Did you know that taking time to watch the birds is actually good for you. Studies have shown that it can improve your blood pressure and help to decrease anxiety. It also promotes outdoor activity which gets us out of the house and away from the computer. Some people use it as a form of meditation. Ahh, stress relief… leave it all behind
The nice thing about bird watching is you don’t need to go far. Choose a couple of parks in your neighborhood and plan time to take a relaxing stroll. You may even find a good spot to sit, have a coffee, and watch the birds in a certain area. I find that birds are most active in the early morning and late afternoon.
If you decide to take up this hobby, consider getting a comfortable backpack. This way you can go on your walks prepared for any sightings. Purchase a paperback or laminated field guide to birds in your area so you will be able to identify the birds. Take a birding journal along to take notes on different species. Binoculars are another must to allow you to focus in on their different markings. This will help you to distinguish between various types of sparrows and warblers. Binoculars are also very helpful when you’re viewing shore birds and ducks from a distance. Always pack a hat for protection from the sun. One with a short brim is better than a baseball cap. Take some water along to stay hydrated.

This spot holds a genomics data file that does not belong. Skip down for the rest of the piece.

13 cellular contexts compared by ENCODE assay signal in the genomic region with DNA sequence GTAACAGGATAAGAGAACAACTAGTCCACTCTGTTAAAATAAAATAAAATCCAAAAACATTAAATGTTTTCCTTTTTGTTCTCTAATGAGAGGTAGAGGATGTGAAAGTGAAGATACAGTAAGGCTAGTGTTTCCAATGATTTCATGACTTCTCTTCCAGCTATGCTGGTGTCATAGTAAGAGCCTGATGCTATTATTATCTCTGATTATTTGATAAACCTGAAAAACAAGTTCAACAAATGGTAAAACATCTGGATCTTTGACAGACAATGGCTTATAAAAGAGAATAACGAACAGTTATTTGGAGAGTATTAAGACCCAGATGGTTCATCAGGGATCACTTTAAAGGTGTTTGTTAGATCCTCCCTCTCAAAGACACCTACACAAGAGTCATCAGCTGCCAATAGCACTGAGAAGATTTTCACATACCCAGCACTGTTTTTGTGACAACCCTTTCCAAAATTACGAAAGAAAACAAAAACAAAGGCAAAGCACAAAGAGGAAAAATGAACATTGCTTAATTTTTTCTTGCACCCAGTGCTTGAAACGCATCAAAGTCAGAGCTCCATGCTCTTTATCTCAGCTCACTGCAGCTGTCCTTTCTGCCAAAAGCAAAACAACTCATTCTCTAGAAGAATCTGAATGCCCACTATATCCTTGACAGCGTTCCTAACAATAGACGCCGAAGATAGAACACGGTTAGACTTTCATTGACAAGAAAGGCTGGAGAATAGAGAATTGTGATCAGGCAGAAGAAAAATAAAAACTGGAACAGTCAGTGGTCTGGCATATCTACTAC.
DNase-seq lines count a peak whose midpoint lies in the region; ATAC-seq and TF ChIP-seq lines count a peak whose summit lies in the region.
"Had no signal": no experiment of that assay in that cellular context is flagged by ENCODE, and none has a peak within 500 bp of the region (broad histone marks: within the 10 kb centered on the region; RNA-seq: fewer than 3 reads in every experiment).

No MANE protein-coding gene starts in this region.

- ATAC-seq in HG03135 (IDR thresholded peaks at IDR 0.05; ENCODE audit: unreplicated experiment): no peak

Every environment offers something different. There’s always something to see in urban or rural areas. Pick a few spots you enjoy, whether it’s by the water or the woods, to get the best of both worlds. You will be more likely to get good sightings at the forest edges where they meet a meadow, or in your own yard where the hedge meet the grass.
You have the choice to bird watch on your own, with a friend, or join a group. You could also choose to go on guided walks that take place in various parks in different areas of the city. The Rouge Valley just east of Scarborough does this. If you see a group of people looking at something in a certain area, don’t be shy about asking what they’re looking at. I’ve done this when visiting Thickson’s Woods in the spring when the warblers arrive. There are often birders there with their large scopes and they’ve always been willing to share their findings with others. You will likely see the same people in the parks you go to, a good way to make new acquaintances with others who share your interest. Age and gender doesn’t matter. I’m looking forward to teaching my grandson all about the birds!
Bird watching is enjoyed all year round. Come and visit us in any of our store locations. We’d be happy to set you up with the proper guides, binoculars, and suggest areas of interest in our neighborhoods.
Author – Jane Paradis